Lawmakers open to Obama’s cyber proposal

Lawmakers leading the charge on cybersecurity mostly praised the president’s newest proposal Tuesday to enhance cyber threat information sharing between the government and private sector. 

“While it took an attack on Hollywood for the president to reengage Congress on cybersecurity, I welcome him to the conversation,” said Michael McCaul (R-Texas), House Homeland Security Committee chairman, who has previously pushed a bill that closely resembled the White House’s proposal.

{mosads}Congress has spent years going in circles on cyber info sharing measures, with a lack of public awareness and privacy concerns stalling various efforts.

That’s changed with the hacking of Sony Pictures and publicity surrounding the film “The Interview,” which has raised new awareness about cybersecurity threats while increasing the chances of movement on legislation.

The White House’s suggested bill would give companies legal liability protection to share limited types of cyber threat data with the Department of Homeland Security (DHS).

It’s part of a larger legislative package the administration rolled out this week that aims to create federal standards for data breach notifications, enhance student data privacy and toughen penalties on common cyber crimes.

But it’s the administration’s information-sharing offering that could most dramatically affect lawmakers’ efforts on the issue. 

Congress has floated two main types of information sharing legislation in recent years. One enables an exchange between the private sector and DHS. The other facilitates a private sector exchange with the National Security Administration (NSA).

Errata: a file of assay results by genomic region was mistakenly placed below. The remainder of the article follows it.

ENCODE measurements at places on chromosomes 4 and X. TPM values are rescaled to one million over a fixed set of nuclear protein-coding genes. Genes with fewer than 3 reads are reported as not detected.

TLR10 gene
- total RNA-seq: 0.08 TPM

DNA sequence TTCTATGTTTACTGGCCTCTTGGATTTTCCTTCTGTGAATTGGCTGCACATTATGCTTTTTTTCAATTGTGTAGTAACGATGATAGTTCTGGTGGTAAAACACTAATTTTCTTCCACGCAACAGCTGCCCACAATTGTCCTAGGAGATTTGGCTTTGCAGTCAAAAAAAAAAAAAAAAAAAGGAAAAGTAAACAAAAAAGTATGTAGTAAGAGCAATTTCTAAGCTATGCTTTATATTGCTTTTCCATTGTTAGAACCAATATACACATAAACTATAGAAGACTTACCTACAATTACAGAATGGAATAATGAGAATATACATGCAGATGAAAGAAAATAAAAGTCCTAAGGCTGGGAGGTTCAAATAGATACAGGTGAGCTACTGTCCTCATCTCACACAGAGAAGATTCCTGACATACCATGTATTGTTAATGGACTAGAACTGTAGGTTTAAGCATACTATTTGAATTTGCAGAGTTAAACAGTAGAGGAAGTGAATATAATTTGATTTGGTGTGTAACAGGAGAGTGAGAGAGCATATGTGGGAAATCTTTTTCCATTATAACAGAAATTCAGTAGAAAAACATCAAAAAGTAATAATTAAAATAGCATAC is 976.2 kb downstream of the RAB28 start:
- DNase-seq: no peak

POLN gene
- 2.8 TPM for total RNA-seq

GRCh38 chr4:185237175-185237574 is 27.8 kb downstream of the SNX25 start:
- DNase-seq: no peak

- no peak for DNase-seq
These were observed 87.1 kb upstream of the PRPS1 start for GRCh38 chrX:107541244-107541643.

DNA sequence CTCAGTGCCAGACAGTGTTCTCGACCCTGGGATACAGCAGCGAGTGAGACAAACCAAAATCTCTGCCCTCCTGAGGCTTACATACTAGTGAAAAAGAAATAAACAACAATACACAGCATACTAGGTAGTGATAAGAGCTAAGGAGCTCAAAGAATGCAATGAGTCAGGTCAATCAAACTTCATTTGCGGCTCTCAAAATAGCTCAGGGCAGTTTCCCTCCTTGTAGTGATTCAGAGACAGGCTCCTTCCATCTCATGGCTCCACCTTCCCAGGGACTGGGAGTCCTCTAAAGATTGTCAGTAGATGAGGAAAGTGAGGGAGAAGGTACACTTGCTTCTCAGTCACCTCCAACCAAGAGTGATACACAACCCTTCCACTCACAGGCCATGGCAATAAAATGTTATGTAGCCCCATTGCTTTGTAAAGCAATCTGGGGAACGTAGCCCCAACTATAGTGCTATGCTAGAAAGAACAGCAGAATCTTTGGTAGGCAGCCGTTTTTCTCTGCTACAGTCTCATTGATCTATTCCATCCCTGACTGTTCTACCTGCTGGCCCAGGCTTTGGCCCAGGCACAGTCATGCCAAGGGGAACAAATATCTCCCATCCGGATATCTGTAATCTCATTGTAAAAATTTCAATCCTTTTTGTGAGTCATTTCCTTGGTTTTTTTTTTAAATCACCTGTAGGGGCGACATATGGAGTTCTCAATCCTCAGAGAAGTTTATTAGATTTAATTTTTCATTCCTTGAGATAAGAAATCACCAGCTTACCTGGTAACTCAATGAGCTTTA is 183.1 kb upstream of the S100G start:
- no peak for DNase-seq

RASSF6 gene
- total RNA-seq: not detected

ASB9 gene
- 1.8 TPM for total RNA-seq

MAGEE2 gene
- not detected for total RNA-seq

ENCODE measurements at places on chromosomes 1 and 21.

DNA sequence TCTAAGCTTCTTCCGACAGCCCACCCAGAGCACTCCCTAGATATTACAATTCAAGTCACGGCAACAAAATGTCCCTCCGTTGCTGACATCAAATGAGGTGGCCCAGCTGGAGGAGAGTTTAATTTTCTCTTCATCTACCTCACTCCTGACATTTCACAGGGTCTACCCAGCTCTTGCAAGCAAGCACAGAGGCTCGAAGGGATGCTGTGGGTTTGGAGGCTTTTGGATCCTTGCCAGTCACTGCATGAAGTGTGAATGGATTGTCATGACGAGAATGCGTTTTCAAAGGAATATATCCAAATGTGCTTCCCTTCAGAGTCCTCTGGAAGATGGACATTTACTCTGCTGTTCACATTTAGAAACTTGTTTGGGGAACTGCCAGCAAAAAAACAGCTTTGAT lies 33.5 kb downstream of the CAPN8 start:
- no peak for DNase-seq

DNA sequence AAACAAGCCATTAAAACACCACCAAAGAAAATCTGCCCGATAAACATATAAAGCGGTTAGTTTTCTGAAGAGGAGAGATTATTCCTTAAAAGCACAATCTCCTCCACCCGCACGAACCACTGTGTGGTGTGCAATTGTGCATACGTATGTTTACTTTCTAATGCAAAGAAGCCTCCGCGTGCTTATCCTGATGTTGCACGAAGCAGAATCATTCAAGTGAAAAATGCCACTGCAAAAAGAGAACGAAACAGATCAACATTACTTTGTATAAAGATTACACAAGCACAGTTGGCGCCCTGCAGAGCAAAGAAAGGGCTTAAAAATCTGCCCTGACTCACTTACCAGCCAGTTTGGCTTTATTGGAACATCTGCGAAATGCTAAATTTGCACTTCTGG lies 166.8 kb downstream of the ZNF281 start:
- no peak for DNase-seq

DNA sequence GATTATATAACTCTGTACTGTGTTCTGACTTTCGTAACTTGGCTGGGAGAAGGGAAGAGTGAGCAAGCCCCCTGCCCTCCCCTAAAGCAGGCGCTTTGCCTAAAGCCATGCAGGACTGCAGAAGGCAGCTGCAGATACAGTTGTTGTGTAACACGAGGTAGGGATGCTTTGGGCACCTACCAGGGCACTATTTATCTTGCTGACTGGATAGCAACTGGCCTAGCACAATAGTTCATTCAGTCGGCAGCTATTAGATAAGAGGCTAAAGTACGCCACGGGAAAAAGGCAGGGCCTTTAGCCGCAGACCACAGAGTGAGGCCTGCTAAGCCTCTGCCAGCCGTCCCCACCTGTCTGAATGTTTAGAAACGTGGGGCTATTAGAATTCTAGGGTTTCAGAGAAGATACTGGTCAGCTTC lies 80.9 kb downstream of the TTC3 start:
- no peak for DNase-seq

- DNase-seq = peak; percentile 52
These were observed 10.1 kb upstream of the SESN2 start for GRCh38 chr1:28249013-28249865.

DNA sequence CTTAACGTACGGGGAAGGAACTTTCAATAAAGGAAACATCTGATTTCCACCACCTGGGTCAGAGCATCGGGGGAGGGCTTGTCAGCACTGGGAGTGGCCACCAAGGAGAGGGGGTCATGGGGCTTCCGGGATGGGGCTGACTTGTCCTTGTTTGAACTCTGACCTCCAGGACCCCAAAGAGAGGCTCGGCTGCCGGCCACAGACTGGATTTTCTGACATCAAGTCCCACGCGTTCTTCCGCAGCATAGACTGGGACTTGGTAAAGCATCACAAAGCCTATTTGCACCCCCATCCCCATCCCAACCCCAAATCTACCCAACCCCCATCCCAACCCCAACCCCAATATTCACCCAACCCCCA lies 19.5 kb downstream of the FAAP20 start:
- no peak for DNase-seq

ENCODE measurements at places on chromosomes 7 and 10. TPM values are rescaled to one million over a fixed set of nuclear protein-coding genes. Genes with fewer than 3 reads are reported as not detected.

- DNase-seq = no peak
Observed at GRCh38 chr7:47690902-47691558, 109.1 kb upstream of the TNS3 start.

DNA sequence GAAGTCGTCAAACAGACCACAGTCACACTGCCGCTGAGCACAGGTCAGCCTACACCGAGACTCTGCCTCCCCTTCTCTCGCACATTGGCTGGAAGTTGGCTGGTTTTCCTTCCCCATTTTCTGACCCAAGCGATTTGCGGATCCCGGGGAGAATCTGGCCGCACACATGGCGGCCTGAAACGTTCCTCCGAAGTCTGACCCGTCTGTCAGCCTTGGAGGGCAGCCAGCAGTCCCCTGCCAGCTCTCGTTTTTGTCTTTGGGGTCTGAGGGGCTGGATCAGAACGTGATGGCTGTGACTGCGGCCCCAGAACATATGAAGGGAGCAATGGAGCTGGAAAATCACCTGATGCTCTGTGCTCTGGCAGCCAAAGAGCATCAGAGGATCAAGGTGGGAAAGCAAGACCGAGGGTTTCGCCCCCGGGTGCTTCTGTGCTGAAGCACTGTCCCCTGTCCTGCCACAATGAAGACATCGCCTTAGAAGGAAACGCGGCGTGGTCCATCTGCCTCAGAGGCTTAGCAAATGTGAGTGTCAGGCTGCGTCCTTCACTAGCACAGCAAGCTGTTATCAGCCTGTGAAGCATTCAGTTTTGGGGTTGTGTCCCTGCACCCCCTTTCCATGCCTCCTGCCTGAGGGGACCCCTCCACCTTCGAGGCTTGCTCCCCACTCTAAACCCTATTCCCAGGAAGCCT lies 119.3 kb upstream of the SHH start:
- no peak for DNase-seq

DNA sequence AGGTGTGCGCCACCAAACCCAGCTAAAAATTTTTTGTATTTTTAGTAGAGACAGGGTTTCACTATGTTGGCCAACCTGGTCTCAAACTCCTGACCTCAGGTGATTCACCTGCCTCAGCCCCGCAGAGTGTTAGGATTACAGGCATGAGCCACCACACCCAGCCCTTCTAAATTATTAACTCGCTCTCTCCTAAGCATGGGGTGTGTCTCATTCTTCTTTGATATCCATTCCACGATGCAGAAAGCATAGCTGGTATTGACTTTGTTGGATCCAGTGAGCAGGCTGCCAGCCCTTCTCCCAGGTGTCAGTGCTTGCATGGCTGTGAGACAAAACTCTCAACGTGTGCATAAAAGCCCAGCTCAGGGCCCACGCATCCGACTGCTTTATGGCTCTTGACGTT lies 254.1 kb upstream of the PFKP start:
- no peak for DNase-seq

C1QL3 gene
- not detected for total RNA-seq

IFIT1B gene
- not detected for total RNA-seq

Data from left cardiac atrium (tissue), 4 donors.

An NSA-focused bill, the Cybersecurity Information Sharing Act (CISPA), came close to passage last year, clearing the House before stalling in the Senate over privacy concerns.

Rep. Dutch Ruppersberger (D-Md.), the former House Intelligence Committee ranking member, reintroduced the bill on Friday. On Tuesday, Ruppersberger said Obama’s measure “looks a lot like” CISPA.

“I agree with much of the president’s proposal, but there are several outstanding issues that must be addressed,” he said. “It is now up to Congress to work though the differences between these proposals, which share a common end-goal.”

Sen. Dianne Feinstein (D-Calif.), the former Senate Intelligence Committee chairwoman, who backed a Senate version of CISPA — known as the Cybersecurity Information Sharing Act (CISA) — said she would work to resolve the two proposals as well.

“I’m hopeful that [Senate Intelligence Committee] Chairman Burr and I can see how last year’s bill compares with the president’s proposal and get a new bill introduced as soon as possible,” she said. 

Having the administration’s weight behind a DHS-centric bill might give some life to McCaul’s original vision.

Last Congress, McCaul was behind a number of small-bore cyber bills that codified DHS’s cybersecurity role. It also put in writing the roles of the DHS’s cyber information sharing center, the National Cybersecurity and Communications Integration Center (NCCIC).

A White House official cited that bill and the “clear concept of the DHS portal” as a major reason they were able to put forth their offering.

McCaul is a proponent of having the NCCIC be the middle man for all cyber threat info sharing that occurs within the government and between the government and private sector. He said Tuesday his committee working on legislation to make that a reality.

 “As a civilian interface, with robust privacy protections, the NCCIC is set up to protect Americans’ privacy and civil liberties while providing a safe harbor for private entities to share cyber threat information,” McCaul said.

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